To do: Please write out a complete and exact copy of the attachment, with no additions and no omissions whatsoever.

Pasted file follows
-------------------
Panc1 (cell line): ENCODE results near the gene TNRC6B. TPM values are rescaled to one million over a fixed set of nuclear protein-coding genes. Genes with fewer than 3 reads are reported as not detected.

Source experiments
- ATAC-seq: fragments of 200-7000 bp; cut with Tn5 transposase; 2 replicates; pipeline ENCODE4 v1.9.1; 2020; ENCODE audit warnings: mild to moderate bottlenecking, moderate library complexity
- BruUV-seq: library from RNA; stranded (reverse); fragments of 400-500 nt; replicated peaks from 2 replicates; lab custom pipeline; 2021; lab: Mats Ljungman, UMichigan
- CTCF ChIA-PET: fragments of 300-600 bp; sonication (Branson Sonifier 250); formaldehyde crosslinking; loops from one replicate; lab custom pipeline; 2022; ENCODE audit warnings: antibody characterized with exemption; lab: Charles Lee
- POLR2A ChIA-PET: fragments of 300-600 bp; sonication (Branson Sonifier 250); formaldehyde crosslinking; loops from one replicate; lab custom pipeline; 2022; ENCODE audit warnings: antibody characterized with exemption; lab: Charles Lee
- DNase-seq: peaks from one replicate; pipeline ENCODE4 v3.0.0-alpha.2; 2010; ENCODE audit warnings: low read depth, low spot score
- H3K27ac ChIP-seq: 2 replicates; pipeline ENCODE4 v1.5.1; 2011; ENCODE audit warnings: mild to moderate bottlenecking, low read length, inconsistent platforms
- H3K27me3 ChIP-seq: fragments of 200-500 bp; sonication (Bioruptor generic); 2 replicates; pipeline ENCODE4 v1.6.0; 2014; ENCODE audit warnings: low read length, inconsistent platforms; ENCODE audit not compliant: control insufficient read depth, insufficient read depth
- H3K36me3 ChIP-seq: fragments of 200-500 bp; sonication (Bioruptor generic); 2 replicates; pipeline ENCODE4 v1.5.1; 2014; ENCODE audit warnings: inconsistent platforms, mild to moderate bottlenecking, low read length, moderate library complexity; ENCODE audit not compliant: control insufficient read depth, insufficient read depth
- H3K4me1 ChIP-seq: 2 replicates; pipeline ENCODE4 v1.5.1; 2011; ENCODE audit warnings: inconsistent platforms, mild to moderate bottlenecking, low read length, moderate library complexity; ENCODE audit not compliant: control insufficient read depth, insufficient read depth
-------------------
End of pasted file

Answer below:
Panc1 (cell line): ENCODE results near the gene TNRC6B. TPM values are rescaled to one million over a fixed set of nuclear protein-coding genes. Genes with fewer than 3 reads are reported as not detected.

Source experiments
- ATAC-seq: fragments of 200-7000 bp; cut with Tn5 transposase; 2 replicates; pipeline ENCODE4 v1.9.1; 2020; ENCODE audit warnings: mild to moderate bottlenecking, moderate library complexity
- BruUV-seq: library from RNA; stranded (reverse); fragments of 400-500 nt; replicated peaks from 2 replicates; lab custom pipeline; 2021; lab: Mats Ljungman, UMichigan
- CTCF ChIA-PET: fragments of 300-600 bp; sonication (Branson Sonifier 250); formaldehyde crosslinking; loops from one replicate; lab custom pipeline; 2022; ENCODE audit warnings: antibody characterized with exemption; lab: Charles Lee
- POLR2A ChIA-PET: fragments of 300-600 bp; sonication (Branson Sonifier 250); formaldehyde crosslinking; loops from one replicate; lab custom pipeline; 2022; ENCODE audit warnings: antibody characterized with exemption; lab: Charles Lee
- DNase-seq: peaks from one replicate; pipeline ENCODE4 v3.0.0-alpha.2; 2010; ENCODE audit warnings: low read depth, low spot score
- H3K27ac ChIP-seq: 2 replicates; pipeline ENCODE4 v1.5.1; 2011; ENCODE audit warnings: mild to moderate bottlenecking, low read length, inconsistent platforms
- H3K27me3 ChIP-seq: fragments of 200-500 bp; sonication (Bioruptor generic); 2 replicates; pipeline ENCODE4 v1.6.0; 2014; ENCODE audit warnings: low read length, inconsistent platforms; ENCODE audit not compliant: control insufficient read depth, insufficient read depth
- H3K36me3 ChIP-seq: fragments of 200-500 bp; sonication (Bioruptor generic); 2 replicates; pipeline ENCODE4 v1.5.1; 2014; ENCODE audit warnings: inconsistent platforms, mild to moderate bottlenecking, low read length, moderate library complexity; ENCODE audit not compliant: control insufficient read depth, insufficient read depth
- H3K4me1 ChIP-seq: 2 replicates; pipeline ENCODE4 v1.5.1; 2011; ENCODE audit warnings: inconsistent platforms, mild to moderate bottlenecking, low read length, moderate library complexity; ENCODE audit not compliant: control insufficient read depth, insufficient read depth